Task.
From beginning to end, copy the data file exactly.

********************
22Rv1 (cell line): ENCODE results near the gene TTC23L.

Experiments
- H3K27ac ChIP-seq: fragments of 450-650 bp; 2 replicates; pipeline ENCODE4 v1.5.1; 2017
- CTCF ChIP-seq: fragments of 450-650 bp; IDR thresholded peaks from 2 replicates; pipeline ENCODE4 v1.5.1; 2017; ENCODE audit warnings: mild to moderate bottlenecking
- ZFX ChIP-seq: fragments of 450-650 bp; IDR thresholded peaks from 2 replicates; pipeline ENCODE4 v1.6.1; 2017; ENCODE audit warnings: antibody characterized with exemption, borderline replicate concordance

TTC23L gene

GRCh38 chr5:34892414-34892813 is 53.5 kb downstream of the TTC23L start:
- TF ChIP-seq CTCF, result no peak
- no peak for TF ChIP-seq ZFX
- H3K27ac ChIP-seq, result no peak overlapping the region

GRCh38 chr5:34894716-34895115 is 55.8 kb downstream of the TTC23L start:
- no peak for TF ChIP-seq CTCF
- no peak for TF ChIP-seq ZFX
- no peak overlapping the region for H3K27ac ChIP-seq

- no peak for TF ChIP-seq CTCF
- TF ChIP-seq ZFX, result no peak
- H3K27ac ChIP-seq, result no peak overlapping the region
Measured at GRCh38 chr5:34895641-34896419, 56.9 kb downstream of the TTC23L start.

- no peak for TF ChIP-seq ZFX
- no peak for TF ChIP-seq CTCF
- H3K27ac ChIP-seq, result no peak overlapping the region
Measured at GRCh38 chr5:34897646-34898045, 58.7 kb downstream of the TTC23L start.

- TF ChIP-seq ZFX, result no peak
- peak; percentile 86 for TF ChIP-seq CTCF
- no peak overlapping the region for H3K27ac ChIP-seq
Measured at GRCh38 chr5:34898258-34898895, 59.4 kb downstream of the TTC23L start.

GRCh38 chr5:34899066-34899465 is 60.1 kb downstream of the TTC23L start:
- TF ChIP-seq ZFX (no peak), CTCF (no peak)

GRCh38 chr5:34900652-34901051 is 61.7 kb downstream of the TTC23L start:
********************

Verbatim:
22Rv1 (cell line): ENCODE results near the gene TTC23L.

Experiments
- H3K27ac ChIP-seq: fragments of 450-650 bp; 2 replicates; pipeline ENCODE4 v1.5.1; 2017
- CTCF ChIP-seq: fragments of 450-650 bp; IDR thresholded peaks from 2 replicates; pipeline ENCODE4 v1.5.1; 2017; ENCODE audit warnings: mild to moderate bottlenecking
- ZFX ChIP-seq: fragments of 450-650 bp; IDR thresholded peaks from 2 replicates; pipeline ENCODE4 v1.6.1; 2017; ENCODE audit warnings: antibody characterized with exemption, borderline replicate concordance

TTC23L gene

GRCh38 chr5:34892414-34892813 is 53.5 kb downstream of the TTC23L start:
- TF ChIP-seq CTCF, result no peak
- no peak for TF ChIP-seq ZFX
- H3K27ac ChIP-seq, result no peak overlapping the region

GRCh38 chr5:34894716-34895115 is 55.8 kb downstream of the TTC23L start:
- no peak for TF ChIP-seq CTCF
- no peak for TF ChIP-seq ZFX
- no peak overlapping the region for H3K27ac ChIP-seq

- no peak for TF ChIP-seq CTCF
- TF ChIP-seq ZFX, result no peak
- H3K27ac ChIP-seq, result no peak overlapping the region
Measured at GRCh38 chr5:34895641-34896419, 56.9 kb downstream of the TTC23L start.

- no peak for TF ChIP-seq ZFX
- no peak for TF ChIP-seq CTCF
- H3K27ac ChIP-seq, result no peak overlapping the region
Measured at GRCh38 chr5:34897646-34898045, 58.7 kb downstream of the TTC23L start.

- TF ChIP-seq ZFX, result no peak
- peak; percentile 86 for TF ChIP-seq CTCF
- no peak overlapping the region for H3K27ac ChIP-seq
Measured at GRCh38 chr5:34898258-34898895, 59.4 kb downstream of the TTC23L start.

GRCh38 chr5:34899066-34899465 is 60.1 kb downstream of the TTC23L start:
- TF ChIP-seq ZFX (no peak), CTCF (no peak)

GRCh38 chr5:34900652-34901051 is 61.7 kb downstream of the TTC23L start: